Abstract WP302: Atrial Fibrillation First Diagnosed at the Time of Ischemic Stroke

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Abstract

Introduction: Atrial fibrillation (AF) is a major cause of ischemic stroke. Individuals with undiagnosed AF lack the stroke risk reduction afforded by oral anticoagulant therapy. In 1983 Wolf documented that 24% (95% CI 14-37) of AF-related strokes had AF first diagnosed at the time of stroke. Given increased medical and lay attention to AF-stroke, we sought to determine whether this percentage had decreased in contemporary care.

Hypothesis: Less than 20% of patients with AF-related stroke have their AF first diagnosed at the time of stroke.

Methods: We identified patients admitted to Massachusetts General Hospital from 01-01-2010 to 12-31-2013 with a new ischemic stroke and either previously or newly diagnosed AF by searching comprehensive hospital databases for stroke and AF ICD-9 codes in conjunction with a hospital stroke registry. Physician reviewers screened 1037 potentially eligible patients, categorized AF as previously known or newly diagnosed, and performed a structured chart review of the stroke event. To confirm the diagnosis of AF was new, we conducted automated searches for AF terms in the patients’ electronic medical records (EMRs) prior to the stroke admission.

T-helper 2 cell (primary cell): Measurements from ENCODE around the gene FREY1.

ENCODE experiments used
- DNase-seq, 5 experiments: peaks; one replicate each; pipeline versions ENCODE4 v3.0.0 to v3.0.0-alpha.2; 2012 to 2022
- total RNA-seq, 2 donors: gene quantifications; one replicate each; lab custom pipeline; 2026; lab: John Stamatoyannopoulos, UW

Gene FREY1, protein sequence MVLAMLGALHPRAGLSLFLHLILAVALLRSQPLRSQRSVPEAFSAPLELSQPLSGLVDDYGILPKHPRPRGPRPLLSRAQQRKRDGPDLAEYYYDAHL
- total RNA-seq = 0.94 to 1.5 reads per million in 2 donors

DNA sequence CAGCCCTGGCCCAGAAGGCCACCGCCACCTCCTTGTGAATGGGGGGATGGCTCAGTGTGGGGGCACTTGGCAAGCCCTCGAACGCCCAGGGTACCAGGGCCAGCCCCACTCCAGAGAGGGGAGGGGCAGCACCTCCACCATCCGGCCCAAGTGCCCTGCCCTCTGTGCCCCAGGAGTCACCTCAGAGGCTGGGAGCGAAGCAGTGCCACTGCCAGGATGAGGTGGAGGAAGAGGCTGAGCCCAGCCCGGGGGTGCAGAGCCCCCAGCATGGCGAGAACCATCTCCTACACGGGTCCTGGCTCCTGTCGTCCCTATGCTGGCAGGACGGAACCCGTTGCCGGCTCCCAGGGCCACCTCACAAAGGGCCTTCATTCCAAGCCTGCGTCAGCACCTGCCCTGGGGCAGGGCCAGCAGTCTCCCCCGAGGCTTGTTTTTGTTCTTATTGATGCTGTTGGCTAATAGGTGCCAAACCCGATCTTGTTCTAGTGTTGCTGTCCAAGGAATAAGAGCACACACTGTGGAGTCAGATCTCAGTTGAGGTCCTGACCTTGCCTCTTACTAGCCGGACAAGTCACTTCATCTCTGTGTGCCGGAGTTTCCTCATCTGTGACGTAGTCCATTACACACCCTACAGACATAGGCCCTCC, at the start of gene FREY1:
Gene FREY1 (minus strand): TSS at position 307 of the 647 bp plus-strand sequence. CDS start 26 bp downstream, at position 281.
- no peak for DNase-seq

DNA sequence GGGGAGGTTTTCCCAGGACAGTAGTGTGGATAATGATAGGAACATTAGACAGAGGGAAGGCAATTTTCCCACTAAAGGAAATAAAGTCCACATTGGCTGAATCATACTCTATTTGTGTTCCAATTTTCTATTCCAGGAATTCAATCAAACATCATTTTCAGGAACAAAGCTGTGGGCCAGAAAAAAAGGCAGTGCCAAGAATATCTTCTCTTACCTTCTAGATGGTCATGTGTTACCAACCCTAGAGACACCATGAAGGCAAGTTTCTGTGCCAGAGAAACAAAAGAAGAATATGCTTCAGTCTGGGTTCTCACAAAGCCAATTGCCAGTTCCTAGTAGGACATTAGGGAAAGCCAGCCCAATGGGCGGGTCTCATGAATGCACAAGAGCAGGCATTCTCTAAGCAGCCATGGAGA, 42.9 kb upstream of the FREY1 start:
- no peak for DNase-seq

Results: We validated 856 cases (83%) as AF and ischemic stroke. AF was considered newly diagnosed in 156/856 (18%; 95%CI: 16-21). In the newly diagnosed group, no patient was on oral anticoagulants and the strokes were consequential (median NIHSS=12; 60% with mRankin of ≥3 at discharge, including 15% deaths). Pre-stroke CHA2DS2-VASc score was ≥2 in 89%. About half (76/156) had a prior medical encounter in the EMR. Evidence of pre-stroke AF was found in 8/76 records, often peri-procedural, but the AF diagnosis was not carried forward.

Conclusions: In this large, contemporary cohort, nearly one in five AF-related strokes occurred in patients who did not carry a pre-stroke AF diagnosis, similar to Wolf’s 1983 finding. The vast majority would have been at high enough pre-stroke risk to merit anticoagulation. Our findings support screening for AF in patients before they have strokes. Further, patients with past transient AF identified via automated EMR searches might merit more intensive screening.

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